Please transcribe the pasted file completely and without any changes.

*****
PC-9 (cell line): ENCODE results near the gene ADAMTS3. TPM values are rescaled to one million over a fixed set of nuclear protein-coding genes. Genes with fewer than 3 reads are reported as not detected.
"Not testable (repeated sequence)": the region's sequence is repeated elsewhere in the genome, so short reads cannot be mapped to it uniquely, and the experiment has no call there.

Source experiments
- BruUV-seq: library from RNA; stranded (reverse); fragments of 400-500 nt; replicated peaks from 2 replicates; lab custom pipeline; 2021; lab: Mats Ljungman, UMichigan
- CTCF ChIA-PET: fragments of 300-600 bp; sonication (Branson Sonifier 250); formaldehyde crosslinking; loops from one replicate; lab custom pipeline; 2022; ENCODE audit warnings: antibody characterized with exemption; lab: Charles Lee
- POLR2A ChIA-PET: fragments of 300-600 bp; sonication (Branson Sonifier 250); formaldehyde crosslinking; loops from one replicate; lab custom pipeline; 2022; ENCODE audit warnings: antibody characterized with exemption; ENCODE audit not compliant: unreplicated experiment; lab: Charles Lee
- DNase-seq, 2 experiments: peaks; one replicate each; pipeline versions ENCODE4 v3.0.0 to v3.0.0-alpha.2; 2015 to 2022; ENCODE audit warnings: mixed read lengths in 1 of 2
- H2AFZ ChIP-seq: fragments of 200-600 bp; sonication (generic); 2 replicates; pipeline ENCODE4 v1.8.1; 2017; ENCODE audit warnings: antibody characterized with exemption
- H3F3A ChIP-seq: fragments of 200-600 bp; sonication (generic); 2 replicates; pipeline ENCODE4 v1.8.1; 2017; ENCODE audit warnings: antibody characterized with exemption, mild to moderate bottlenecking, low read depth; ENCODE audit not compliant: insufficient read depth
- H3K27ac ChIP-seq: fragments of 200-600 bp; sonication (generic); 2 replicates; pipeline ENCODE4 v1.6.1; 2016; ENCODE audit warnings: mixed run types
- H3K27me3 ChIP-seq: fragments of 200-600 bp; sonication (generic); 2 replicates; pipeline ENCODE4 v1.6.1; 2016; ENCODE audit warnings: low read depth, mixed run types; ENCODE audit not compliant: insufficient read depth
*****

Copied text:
PC-9 (cell line): ENCODE results near the gene ADAMTS3. TPM values are rescaled to one million over a fixed set of nuclear protein-coding genes. Genes with fewer than 3 reads are reported as not detected.
"Not testable (repeated sequence)": the region's sequence is repeated elsewhere in the genome, so short reads cannot be mapped to it uniquely, and the experiment has no call there.

Source experiments
- BruUV-seq: library from RNA; stranded (reverse); fragments of 400-500 nt; replicated peaks from 2 replicates; lab custom pipeline; 2021; lab: Mats Ljungman, UMichigan
- CTCF ChIA-PET: fragments of 300-600 bp; sonication (Branson Sonifier 250); formaldehyde crosslinking; loops from one replicate; lab custom pipeline; 2022; ENCODE audit warnings: antibody characterized with exemption; lab: Charles Lee
- POLR2A ChIA-PET: fragments of 300-600 bp; sonication (Branson Sonifier 250); formaldehyde crosslinking; loops from one replicate; lab custom pipeline; 2022; ENCODE audit warnings: antibody characterized with exemption; ENCODE audit not compliant: unreplicated experiment; lab: Charles Lee
- DNase-seq, 2 experiments: peaks; one replicate each; pipeline versions ENCODE4 v3.0.0 to v3.0.0-alpha.2; 2015 to 2022; ENCODE audit warnings: mixed read lengths in 1 of 2
- H2AFZ ChIP-seq: fragments of 200-600 bp; sonication (generic); 2 replicates; pipeline ENCODE4 v1.8.1; 2017; ENCODE audit warnings: antibody characterized with exemption
- H3F3A ChIP-seq: fragments of 200-600 bp; sonication (generic); 2 replicates; pipeline ENCODE4 v1.8.1; 2017; ENCODE audit warnings: antibody characterized with exemption, mild to moderate bottlenecking, low read depth; ENCODE audit not compliant: insufficient read depth
- H3K27ac ChIP-seq: fragments of 200-600 bp; sonication (generic); 2 replicates; pipeline ENCODE4 v1.6.1; 2016; ENCODE audit warnings: mixed run types
- H3K27me3 ChIP-seq: fragments of 200-600 bp; sonication (generic); 2 replicates; pipeline ENCODE4 v1.6.1; 2016; ENCODE audit warnings: low read depth, mixed run types; ENCODE audit not compliant: insufficient read depth